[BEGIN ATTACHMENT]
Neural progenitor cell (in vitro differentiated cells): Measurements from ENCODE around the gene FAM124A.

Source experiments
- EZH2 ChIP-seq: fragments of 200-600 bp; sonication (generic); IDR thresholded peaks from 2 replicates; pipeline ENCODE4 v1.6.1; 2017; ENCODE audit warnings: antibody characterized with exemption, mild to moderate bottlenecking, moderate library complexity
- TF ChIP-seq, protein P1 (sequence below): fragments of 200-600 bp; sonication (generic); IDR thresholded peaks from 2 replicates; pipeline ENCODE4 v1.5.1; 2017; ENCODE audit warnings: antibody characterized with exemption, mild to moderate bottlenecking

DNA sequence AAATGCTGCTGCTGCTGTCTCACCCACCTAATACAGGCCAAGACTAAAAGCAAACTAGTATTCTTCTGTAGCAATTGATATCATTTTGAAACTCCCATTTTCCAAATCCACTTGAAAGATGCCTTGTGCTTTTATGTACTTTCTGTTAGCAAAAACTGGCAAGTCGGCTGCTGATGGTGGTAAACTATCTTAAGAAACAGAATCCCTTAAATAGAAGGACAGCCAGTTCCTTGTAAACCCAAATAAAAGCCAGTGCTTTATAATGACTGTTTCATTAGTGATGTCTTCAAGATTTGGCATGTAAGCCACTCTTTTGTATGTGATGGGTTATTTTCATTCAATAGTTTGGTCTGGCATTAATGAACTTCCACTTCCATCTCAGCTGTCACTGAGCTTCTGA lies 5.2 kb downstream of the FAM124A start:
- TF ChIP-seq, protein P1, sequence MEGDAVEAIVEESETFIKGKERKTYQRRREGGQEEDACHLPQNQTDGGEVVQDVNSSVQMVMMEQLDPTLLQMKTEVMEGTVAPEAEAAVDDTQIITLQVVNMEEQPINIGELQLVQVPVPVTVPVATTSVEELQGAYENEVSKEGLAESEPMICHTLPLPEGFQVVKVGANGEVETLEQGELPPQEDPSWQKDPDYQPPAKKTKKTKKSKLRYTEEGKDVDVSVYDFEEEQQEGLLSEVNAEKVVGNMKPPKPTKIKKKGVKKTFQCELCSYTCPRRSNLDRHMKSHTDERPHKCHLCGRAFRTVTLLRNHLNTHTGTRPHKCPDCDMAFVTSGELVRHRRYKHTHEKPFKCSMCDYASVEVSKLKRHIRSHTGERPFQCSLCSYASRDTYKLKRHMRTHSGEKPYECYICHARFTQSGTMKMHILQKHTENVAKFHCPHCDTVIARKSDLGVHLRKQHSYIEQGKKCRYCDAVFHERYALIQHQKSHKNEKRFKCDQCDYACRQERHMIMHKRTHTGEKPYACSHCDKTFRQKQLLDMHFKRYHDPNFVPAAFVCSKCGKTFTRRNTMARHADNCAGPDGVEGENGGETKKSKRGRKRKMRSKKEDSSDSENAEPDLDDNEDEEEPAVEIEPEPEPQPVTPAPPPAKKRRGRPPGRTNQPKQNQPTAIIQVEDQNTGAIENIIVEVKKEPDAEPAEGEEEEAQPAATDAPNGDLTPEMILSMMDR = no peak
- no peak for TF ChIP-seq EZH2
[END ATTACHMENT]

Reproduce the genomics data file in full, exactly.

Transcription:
Neural progenitor cell (in vitro differentiated cells): Measurements from ENCODE around the gene FAM124A.

Source experiments
- EZH2 ChIP-seq: fragments of 200-600 bp; sonication (generic); IDR thresholded peaks from 2 replicates; pipeline ENCODE4 v1.6.1; 2017; ENCODE audit warnings: antibody characterized with exemption, mild to moderate bottlenecking, moderate library complexity
- TF ChIP-seq, protein P1 (sequence below): fragments of 200-600 bp; sonication (generic); IDR thresholded peaks from 2 replicates; pipeline ENCODE4 v1.5.1; 2017; ENCODE audit warnings: antibody characterized with exemption, mild to moderate bottlenecking

DNA sequence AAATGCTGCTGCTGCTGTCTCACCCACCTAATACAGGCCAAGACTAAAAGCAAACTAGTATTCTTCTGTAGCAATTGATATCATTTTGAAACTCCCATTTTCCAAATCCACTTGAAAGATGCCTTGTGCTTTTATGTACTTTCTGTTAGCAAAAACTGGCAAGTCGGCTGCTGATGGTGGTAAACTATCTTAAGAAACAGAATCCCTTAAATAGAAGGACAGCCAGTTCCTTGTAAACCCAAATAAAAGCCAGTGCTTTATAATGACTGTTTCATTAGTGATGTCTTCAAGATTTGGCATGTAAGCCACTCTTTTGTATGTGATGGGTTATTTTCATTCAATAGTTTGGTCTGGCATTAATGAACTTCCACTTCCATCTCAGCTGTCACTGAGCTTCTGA lies 5.2 kb downstream of the FAM124A start:
- TF ChIP-seq, protein P1, sequence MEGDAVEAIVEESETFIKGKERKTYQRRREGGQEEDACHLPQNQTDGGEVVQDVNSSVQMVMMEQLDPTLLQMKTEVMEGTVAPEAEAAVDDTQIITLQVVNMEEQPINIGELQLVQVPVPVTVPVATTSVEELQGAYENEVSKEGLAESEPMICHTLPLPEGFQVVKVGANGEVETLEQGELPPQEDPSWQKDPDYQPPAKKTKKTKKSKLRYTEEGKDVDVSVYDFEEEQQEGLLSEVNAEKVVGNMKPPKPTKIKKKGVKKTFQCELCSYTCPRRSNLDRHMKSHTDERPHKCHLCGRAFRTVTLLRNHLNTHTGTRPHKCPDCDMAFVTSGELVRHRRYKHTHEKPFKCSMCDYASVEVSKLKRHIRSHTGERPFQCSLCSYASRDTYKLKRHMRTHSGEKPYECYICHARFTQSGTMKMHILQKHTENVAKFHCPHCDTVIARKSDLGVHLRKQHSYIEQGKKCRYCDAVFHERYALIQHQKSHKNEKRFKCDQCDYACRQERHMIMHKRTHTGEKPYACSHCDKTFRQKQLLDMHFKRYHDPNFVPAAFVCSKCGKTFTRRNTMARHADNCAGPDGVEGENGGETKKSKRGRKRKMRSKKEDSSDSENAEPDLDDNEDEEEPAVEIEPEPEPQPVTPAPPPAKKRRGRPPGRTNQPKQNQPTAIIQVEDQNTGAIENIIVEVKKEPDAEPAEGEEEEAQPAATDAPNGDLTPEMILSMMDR = no peak
- no peak for TF ChIP-seq EZH2